Joint Hearing of the Committee on Homeland Security and Governmental Affairs of the U.S. Senate and the Committee on Veterans’ Affairs of the U.S. House of Representatives at 1:00 p.m. CDT.
Opening Statement of Hon. Jeff Miller, Chairman, Full Committee on Veterans' Affairs
Good morning and welcome to the first oversight hearing of the House Committee on Veterans’ Affairs of the 112th Congress.
As we begin our important work on behalf of America’s veterans and servicemembers, I would like to point out that veterans are well-represented on this committee. While our Members look after the interests of all 23 million U.S. veterans and their families, some 12.2 million – over half of America’s veterans - reside in the states we represent. I am especially proud that 110,000 of those heroes reside in Florida’s First Congressional District.
And that responsibility brings us to the subject of today’s hearing.
I know the Members on both sides of the aisle are concerned about today’s topic, but consistent with past practice, I would like to limit opening remarks to myself and the Ranking Member so that we may have more time to hear from our witnesses. Of course, Members are welcome and encouraged to submit their opening remarks for the record.
The Servicemembers Civil Relief Act has existed in various forms since the War of 1812 and each version has shared a singular goal: to protect those who protect us. The 2003 revision, which I cosponsored, and the amendments we have made since, continue that tradition. I am committed to ensuring SCRA remains a relevant and viable tool and I know the Ranking Member and the rest of this Committee share in my commitment.
My goal for this oversight hearing is to determine whether the SCRA afforded our servicemembers and their families are meeting their needs. We are all aware of related matters pending before the court. This is not intended to be a trial of any sort. I am not seeking to prejudice that or any future action in any direction. At the same time, it is important to recognize the obligations that exist under the law, and that this Committee has a duty to ensure that the law is working for active duty servicemembers.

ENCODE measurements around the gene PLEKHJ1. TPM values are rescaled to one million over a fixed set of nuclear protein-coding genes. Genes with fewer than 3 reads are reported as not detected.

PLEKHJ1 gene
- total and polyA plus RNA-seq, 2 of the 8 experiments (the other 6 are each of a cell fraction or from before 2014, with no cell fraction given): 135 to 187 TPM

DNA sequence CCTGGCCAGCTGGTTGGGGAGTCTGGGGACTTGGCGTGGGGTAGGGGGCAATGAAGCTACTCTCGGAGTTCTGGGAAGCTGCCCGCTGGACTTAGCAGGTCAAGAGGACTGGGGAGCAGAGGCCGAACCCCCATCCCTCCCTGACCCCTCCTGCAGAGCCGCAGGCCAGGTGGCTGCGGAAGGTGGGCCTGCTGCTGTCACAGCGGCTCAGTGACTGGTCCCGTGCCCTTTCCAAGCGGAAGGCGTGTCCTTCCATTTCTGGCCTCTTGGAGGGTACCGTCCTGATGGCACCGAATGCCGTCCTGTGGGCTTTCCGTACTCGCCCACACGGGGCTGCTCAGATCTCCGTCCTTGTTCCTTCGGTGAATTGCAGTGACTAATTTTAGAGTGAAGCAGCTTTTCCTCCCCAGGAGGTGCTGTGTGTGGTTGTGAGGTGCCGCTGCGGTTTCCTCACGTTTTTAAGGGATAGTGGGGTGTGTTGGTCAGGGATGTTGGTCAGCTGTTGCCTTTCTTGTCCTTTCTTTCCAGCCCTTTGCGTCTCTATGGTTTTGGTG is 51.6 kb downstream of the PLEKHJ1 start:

I have said recently, and I will say again now, that our nation’s war fighters – and their families – should not have to fight to keep their piece of the American Dream while they are on foreign ground defending that fundamental right for all of us.
I want to thank our witnesses for appearing before us. First, I thank Captain Jonathon Rowles (ROLLs) and his wife Julia, for their persistence in exercising their rights. Second, I thank J.P. Morgan Chase for reaching out to us, and more importantly, for admitting its mistakes and then making the efforts it has at rectifying them.
I hope our witness from the Department of Defense will be able to assure us of the effectiveness of their program to educate servicemembers of their rights under SCRA. I also look forward to hearing from the newly-established Consumer Financial Protection Bureau about how it can contribute to preventing similar occurrences in the future.
What we have here is what some might call a “teachable moment.” For the financial services industry, the lesson is to understand the Servicemembers Civil Relief Act and to undertake the same sort of review as has Chase to ensure compliance. For DoD, it is time to review whether the services’ SCRA training programs are getting the job done. Finally, servicemembers are ultimately responsible for understanding their rights and responsibilities under SCRA and holding their financial institutions accountable. Today, we will be asking and listening for ways to ensure that these goals are met.
Before we begin I ask unanimous consent that all members be allowed to sit at the dais and be permitted to ask questions. Hearing no objection so ordered. I also want to extend a warm to Mr. Brad Miller of North Carolina. Mr. Miller drafted legislation last congress on SCRA and I am happy that he is here today.
I now recognize the Ranking Member, Mr. Filner for his remarks.